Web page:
Shyamalan is in fine form throughout, too, steadily cranking up the tension with several memorable, yet still small-scale set pieces such as an eerie nighttime chase through the cornfields and the initial alien encounter which results in a wince-inducing finger chop. And although the first clear glimpse of the visitors suggests the costume team simply raided the nearest fancy dress shop, its unexpected source — broad daylight camcorder footage from a kids’ birthday party shown on a news bulletin — still sends a chill through the bones.
The anchorwoman’s “what you’re about to see may disturb you” warning could also be applied to the start of the climactic scene as the unwanted guests wage a full-out world war. Again, we only ever see the attack from the Hess’ perspective as they attempt to barricade themselves in the basement. By restricting the presence of the aliens to an array of menacing sounds and the odd hand creeping under the doorway, however, Shyamalan appears to realize the fear of the unknown can be far more effective.
Inevitably, Signs does eventually have to show its monsters off. But while they don’t look any less hastily stitched together in full view, it’s not their aesthetics that ruins things. It’s their Kryptonite. For some baffling reason, this apparently intelligent race has journeyed through space to stage a hostile takeover of a planet whose surface is covered by 71 percent of a substance they have a fatal aversion to. Yes, incredibly, all it takes to end their reign of terror is a simple splash of water.
It’s a ludicrous weakness compounded by the contrived circumstances the film sets up for it to be exposed. The reason Morgan is constantly shown with his inhaler? Well, the closing of his lungs means he doesn’t breathe in the toxic gas unleashed by the alien holding him. Merrill’s past sporting life ensures there’s a conveniently-placed baseball bat just waiting to knock over all the glasses of water (the last words of Graham’s wife were what else but “swing away”). And why are these scattered around the house in the first place? Bo’s obsession with the drinking quality of H2O, obviously.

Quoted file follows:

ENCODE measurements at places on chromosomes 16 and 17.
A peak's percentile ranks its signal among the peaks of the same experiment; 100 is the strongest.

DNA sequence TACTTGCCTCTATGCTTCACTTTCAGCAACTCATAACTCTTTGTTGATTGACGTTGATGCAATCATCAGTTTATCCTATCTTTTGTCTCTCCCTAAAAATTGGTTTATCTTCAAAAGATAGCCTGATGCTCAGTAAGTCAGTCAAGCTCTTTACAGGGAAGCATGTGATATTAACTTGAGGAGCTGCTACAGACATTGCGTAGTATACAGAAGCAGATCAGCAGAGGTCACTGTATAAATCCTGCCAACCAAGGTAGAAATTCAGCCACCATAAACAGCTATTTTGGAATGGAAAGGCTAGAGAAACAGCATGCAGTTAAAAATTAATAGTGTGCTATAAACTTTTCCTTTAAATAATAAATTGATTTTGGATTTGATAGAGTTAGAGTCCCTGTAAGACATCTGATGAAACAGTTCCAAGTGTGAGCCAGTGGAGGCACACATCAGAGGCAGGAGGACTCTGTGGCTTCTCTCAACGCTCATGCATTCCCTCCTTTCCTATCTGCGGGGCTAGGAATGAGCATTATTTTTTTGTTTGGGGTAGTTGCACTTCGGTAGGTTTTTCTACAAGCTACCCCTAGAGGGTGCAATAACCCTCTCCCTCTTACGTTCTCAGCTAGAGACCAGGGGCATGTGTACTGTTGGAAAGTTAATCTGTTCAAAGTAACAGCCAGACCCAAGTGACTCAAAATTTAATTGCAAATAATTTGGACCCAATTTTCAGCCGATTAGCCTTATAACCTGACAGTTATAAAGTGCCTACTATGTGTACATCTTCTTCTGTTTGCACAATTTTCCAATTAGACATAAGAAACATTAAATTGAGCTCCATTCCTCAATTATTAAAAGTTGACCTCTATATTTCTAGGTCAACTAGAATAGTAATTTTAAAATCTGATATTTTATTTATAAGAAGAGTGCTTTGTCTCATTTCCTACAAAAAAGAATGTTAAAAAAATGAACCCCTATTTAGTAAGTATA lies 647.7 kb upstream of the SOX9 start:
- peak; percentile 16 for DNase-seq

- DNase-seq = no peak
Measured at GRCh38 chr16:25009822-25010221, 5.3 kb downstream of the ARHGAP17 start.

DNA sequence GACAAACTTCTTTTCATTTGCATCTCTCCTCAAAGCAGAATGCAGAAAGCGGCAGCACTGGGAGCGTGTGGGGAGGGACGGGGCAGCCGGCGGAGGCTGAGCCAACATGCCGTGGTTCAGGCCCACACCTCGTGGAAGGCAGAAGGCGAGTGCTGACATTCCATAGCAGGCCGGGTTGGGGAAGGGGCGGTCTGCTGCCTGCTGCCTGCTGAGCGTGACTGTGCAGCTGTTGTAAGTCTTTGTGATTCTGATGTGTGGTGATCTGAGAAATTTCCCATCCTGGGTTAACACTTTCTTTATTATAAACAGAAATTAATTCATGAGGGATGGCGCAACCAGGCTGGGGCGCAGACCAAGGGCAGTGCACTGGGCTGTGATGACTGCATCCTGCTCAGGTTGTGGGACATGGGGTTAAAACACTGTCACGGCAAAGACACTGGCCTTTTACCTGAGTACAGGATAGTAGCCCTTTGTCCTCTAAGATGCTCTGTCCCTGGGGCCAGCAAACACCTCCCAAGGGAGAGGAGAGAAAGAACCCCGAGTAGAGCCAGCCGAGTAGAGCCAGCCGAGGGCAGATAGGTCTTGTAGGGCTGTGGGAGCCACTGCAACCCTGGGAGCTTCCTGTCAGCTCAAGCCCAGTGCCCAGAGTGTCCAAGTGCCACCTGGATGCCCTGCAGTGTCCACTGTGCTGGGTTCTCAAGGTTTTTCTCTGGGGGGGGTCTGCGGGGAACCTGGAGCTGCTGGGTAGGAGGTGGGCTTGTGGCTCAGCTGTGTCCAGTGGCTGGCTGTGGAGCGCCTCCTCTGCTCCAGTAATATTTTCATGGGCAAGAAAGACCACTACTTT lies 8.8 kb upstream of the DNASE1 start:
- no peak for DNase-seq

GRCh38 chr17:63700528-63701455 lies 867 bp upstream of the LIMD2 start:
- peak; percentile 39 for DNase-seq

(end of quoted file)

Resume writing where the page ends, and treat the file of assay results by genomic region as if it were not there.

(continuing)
Of course, as foreshadowed by that serious conversation on the sofa with Merrill, Graham doesn’t see all this as mere coincidence but a “sign” there’s a higher calling with a master plan, albeit one which allowed a human-harvesting alien race to go on the rampage. By the final scene, he’s back in his clerical collar, ready to spread the word once more. Understandably, most viewers, then unused to the director dropping the ball so clumsily, weren’t willing to accept things at such face value.
No doubt Shyamalan was hoping to assert himself as one of cinema’s new great philosophers. The only life lesson he truly taught here, though, was how to snatch defeat from the jaws of victory.